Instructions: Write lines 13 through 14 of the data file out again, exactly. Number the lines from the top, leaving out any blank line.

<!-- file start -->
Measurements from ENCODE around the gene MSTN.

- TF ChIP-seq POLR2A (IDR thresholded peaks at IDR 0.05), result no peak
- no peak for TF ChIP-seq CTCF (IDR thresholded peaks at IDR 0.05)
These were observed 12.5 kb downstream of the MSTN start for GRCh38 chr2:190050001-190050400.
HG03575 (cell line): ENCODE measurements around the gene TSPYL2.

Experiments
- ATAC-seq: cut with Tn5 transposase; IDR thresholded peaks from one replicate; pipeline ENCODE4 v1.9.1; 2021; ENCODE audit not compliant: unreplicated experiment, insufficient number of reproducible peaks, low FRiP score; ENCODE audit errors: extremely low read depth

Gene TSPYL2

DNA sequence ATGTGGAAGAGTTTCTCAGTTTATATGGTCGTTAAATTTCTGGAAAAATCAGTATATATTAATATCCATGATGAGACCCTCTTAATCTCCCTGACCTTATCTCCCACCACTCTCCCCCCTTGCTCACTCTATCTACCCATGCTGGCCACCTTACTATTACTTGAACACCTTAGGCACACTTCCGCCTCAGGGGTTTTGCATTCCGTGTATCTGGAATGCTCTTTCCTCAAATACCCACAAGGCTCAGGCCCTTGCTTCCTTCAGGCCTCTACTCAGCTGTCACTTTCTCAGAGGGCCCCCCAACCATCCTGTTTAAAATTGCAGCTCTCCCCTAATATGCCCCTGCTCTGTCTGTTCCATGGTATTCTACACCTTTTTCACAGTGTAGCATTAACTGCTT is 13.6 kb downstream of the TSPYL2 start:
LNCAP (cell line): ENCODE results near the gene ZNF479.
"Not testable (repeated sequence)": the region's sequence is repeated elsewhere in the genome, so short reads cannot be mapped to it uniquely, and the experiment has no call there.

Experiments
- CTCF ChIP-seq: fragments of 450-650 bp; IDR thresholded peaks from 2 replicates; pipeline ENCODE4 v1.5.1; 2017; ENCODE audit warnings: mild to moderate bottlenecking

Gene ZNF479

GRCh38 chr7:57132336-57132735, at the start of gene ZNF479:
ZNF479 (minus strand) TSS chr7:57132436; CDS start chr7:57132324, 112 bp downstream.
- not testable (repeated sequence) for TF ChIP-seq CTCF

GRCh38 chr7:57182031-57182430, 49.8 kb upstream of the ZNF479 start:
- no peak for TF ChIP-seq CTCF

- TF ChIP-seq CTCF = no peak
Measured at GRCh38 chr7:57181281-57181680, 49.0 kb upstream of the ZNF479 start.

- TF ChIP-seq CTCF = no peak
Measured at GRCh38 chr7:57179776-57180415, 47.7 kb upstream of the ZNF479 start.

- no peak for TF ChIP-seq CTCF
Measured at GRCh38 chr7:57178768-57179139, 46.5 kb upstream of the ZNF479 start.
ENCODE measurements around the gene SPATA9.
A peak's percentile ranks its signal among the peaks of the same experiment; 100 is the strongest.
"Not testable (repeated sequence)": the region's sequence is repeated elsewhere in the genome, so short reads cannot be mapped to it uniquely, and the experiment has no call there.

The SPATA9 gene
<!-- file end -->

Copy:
- CTCF ChIP-seq: fragments of 450-650 bp; IDR thresholded peaks from 2 replicates; pipeline ENCODE4 v1.5.1; 2017; ENCODE audit warnings: mild to moderate bottlenecking

Gene ZNF479